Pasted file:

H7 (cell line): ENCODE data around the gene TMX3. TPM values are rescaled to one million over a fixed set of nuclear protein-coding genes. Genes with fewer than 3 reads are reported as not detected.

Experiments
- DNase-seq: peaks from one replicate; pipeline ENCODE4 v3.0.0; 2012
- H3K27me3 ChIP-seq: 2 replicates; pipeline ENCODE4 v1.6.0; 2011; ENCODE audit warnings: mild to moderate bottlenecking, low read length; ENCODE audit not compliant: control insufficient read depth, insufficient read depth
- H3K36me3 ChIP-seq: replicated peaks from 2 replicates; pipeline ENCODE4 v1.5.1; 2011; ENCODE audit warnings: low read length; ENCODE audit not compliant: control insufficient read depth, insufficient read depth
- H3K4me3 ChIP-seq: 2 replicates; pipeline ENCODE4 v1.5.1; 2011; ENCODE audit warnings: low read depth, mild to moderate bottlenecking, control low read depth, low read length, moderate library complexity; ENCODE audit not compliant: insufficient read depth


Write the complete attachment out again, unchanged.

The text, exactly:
H7 (cell line): ENCODE data around the gene TMX3. TPM values are rescaled to one million over a fixed set of nuclear protein-coding genes. Genes with fewer than 3 reads are reported as not detected.

Experiments
- DNase-seq: peaks from one replicate; pipeline ENCODE4 v3.0.0; 2012
- H3K27me3 ChIP-seq: 2 replicates; pipeline ENCODE4 v1.6.0; 2011; ENCODE audit warnings: mild to moderate bottlenecking, low read length; ENCODE audit not compliant: control insufficient read depth, insufficient read depth
- H3K36me3 ChIP-seq: replicated peaks from 2 replicates; pipeline ENCODE4 v1.5.1; 2011; ENCODE audit warnings: low read length; ENCODE audit not compliant: control insufficient read depth, insufficient read depth
- H3K4me3 ChIP-seq: 2 replicates; pipeline ENCODE4 v1.5.1; 2011; ENCODE audit warnings: low read depth, mild to moderate bottlenecking, control low read depth, low read length, moderate library complexity; ENCODE audit not compliant: insufficient read depth